Friday, June 1, 2012

Huff & Puff in Twenty by Jenny

Who’s the Big Bad Wolf?

Here’s the genius behind Huff & Puff by Claudia Rueda: The toddler gets to play the big bad wolf.

Forget the iPad (just for a moment). This is what interactive reading is all about. The child gets to discover, by turning the pages, why those holes in the pages seem to be related to the pile of straw or sticks on the next page. And, as the story continues, readers also realize why the three pigs don’t look frightened that a wolf just blew their houses down. The experience of reading aloud together is itself interactive. But add to that a clever activity that’s intrinsic to the story, and you have a truly rewarding and playful interactive experience.

Certain stories almost seem to be known at birth. The Three Little Pigs is one of them. Goldilocks and the Three Bears is another. But there may be no greater refrain than “I’ll huff and I’ll puff and I’ll blow your house down.” A die-cut hole in the middle of the page makes it seem as though the child’s strong “blow” travels through the opening and knocks down the house of straw and sticks (and finally blows out the candles on a birthday cake). Like Press Here, the book’s pages seem to anticipate the child’s actions and “react” to them, which delights the child. When I got to interview Claudia Rueda for Kirkus Reviews, she said, "I wanted the reader to be one of the characters."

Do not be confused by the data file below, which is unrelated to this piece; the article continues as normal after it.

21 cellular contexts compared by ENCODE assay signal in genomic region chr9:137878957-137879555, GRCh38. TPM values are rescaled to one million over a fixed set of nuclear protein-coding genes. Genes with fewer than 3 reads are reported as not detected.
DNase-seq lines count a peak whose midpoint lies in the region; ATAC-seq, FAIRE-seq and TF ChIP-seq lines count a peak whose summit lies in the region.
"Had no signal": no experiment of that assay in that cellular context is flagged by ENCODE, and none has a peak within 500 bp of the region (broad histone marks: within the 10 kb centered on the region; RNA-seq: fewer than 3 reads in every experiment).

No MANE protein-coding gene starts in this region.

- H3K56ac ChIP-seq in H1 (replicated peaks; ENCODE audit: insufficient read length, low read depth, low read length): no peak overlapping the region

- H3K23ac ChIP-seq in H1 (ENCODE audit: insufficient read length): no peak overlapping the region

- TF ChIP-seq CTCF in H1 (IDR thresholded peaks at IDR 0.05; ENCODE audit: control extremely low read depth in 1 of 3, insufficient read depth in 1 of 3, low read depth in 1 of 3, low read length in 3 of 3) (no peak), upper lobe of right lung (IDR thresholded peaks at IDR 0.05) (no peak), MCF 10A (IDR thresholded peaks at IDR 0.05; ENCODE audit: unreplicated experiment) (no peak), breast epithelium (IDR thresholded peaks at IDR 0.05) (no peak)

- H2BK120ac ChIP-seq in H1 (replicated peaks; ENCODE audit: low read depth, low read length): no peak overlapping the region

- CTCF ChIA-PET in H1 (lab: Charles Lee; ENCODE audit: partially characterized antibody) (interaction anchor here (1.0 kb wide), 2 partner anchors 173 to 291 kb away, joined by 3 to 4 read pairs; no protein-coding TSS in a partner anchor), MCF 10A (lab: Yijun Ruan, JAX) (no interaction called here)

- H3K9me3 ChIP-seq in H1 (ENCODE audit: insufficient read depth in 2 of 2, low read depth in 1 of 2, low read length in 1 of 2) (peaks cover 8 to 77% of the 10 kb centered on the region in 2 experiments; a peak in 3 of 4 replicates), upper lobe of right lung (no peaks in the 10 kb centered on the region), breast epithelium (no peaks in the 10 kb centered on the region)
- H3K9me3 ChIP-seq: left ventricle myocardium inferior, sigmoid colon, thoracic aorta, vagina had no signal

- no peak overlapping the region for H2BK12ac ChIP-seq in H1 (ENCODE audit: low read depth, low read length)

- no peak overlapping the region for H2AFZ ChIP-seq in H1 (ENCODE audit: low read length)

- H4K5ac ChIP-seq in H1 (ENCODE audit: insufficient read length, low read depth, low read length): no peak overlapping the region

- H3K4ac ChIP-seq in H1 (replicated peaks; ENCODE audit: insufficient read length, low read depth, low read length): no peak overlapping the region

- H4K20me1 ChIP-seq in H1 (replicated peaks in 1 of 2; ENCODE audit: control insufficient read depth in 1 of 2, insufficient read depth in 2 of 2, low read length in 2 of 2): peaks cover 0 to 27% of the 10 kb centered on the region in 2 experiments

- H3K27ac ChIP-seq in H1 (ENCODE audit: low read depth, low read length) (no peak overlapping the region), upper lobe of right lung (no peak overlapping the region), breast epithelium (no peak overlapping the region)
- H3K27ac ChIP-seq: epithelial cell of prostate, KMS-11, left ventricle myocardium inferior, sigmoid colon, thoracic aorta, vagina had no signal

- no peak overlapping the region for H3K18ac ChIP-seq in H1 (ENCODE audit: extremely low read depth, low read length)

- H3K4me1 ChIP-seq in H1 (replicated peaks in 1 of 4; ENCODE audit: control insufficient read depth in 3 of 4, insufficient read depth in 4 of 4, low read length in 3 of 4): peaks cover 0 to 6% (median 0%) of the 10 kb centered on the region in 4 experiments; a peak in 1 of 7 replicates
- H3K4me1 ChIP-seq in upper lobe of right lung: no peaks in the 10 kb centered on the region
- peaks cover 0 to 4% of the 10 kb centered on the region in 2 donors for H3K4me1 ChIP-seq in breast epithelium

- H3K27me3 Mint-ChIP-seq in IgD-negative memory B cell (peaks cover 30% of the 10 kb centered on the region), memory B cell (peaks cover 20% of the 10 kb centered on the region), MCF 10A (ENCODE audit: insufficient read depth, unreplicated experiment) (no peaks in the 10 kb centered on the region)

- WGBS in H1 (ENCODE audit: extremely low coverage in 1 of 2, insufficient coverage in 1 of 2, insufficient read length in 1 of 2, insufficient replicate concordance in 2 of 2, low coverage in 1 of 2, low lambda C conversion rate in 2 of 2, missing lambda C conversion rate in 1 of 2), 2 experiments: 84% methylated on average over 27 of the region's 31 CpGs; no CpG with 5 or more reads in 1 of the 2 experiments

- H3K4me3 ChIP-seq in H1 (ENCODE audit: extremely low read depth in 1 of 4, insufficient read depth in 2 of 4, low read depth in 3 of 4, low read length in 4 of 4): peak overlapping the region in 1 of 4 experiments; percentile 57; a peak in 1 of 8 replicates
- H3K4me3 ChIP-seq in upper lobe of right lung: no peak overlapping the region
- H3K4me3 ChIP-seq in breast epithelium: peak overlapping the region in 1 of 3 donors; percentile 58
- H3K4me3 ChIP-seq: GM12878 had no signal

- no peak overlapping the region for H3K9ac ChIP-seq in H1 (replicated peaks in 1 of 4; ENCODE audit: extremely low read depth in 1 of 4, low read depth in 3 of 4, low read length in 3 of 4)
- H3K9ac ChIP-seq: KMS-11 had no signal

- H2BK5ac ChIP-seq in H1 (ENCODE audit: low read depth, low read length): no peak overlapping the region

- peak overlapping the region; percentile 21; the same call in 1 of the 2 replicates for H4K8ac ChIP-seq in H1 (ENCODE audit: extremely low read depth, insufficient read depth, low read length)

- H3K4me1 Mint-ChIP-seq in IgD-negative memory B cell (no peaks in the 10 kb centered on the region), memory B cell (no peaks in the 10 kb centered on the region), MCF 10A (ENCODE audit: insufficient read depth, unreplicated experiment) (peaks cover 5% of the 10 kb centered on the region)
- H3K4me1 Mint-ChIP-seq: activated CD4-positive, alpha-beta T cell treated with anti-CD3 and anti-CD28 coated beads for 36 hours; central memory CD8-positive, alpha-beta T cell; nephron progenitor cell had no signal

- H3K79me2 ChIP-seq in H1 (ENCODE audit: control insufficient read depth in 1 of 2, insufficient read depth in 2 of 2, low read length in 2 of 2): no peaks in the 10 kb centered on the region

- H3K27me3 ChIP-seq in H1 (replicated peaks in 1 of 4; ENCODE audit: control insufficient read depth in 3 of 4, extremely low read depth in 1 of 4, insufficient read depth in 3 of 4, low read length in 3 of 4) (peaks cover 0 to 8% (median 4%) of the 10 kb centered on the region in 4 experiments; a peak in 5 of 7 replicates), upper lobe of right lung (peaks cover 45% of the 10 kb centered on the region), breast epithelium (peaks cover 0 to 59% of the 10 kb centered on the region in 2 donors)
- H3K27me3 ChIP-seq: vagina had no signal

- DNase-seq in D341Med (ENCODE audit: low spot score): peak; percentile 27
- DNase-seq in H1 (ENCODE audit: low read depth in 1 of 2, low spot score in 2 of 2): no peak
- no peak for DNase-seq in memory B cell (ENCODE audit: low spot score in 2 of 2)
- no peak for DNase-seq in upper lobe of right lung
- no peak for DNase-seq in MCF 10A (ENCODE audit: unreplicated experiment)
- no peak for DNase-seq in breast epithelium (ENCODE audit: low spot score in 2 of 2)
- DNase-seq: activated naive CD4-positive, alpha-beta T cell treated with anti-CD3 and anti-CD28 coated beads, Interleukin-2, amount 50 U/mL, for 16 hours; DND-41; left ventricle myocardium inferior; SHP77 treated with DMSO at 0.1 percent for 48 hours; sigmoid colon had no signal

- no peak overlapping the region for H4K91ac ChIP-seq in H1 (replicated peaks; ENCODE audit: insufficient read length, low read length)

I must confess that I did not get the conceit until my third reading of the book (and admitted this to the author), but toddlers get it immediately.  They know they’re the ones blowing the houses down. And they’ll want to do it over and over again.

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